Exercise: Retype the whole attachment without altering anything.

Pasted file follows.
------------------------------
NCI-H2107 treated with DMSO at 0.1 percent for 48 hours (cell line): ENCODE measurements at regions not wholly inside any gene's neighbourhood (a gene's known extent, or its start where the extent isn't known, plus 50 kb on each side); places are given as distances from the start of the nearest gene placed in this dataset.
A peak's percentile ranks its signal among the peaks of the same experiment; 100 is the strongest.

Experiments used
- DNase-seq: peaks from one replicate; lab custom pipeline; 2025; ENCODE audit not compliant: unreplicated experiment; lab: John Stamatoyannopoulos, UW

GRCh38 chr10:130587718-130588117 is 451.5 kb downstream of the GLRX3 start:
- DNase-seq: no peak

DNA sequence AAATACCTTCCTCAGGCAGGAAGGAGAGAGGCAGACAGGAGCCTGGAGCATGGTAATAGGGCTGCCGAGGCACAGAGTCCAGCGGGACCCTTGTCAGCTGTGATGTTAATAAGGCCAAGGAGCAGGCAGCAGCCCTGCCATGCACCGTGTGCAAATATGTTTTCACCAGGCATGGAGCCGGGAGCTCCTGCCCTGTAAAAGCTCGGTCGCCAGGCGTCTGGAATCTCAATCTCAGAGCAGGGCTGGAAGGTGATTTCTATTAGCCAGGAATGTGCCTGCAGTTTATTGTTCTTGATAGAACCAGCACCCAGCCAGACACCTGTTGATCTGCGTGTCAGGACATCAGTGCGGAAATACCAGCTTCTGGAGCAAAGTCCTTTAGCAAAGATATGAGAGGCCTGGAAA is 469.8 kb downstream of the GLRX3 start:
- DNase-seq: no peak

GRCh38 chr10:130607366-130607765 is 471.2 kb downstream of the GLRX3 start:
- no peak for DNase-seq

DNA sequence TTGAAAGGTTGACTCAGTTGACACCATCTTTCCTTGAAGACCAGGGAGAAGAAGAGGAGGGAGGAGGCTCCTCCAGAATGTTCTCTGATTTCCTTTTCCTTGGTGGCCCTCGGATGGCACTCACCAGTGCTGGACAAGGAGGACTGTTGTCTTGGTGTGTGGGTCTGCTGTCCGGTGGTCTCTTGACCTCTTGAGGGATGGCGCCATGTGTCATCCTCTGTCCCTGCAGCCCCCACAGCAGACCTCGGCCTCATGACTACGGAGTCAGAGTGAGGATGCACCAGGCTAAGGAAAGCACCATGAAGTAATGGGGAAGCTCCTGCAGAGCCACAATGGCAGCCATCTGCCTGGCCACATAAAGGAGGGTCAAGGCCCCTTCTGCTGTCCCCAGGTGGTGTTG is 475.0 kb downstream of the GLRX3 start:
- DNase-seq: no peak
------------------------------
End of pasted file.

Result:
NCI-H2107 treated with DMSO at 0.1 percent for 48 hours (cell line): ENCODE measurements at regions not wholly inside any gene's neighbourhood (a gene's known extent, or its start where the extent isn't known, plus 50 kb on each side); places are given as distances from the start of the nearest gene placed in this dataset.
A peak's percentile ranks its signal among the peaks of the same experiment; 100 is the strongest.

Experiments used
- DNase-seq: peaks from one replicate; lab custom pipeline; 2025; ENCODE audit not compliant: unreplicated experiment; lab: John Stamatoyannopoulos, UW

GRCh38 chr10:130587718-130588117 is 451.5 kb downstream of the GLRX3 start:
- DNase-seq: no peak

DNA sequence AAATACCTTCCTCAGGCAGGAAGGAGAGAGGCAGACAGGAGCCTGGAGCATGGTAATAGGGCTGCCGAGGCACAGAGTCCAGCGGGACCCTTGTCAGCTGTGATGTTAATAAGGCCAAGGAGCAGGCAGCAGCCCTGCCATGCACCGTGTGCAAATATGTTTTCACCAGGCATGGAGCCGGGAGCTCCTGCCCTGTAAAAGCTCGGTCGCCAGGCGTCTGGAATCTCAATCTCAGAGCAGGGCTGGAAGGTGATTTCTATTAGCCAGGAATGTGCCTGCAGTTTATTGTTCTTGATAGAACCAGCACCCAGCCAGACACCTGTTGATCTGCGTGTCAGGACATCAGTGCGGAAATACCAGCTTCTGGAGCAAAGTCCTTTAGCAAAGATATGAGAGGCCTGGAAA is 469.8 kb downstream of the GLRX3 start:
- DNase-seq: no peak

GRCh38 chr10:130607366-130607765 is 471.2 kb downstream of the GLRX3 start:
- no peak for DNase-seq

DNA sequence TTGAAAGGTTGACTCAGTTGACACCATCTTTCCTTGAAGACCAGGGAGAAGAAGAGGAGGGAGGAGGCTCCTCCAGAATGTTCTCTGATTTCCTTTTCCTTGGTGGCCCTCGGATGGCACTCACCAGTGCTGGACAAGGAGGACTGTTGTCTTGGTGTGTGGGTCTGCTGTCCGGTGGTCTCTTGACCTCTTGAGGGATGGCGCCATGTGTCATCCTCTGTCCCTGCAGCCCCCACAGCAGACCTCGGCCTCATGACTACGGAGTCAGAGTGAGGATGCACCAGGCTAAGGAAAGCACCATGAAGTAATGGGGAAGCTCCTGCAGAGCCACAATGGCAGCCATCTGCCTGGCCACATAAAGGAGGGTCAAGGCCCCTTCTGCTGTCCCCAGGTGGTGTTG is 475.0 kb downstream of the GLRX3 start:
- DNase-seq: no peak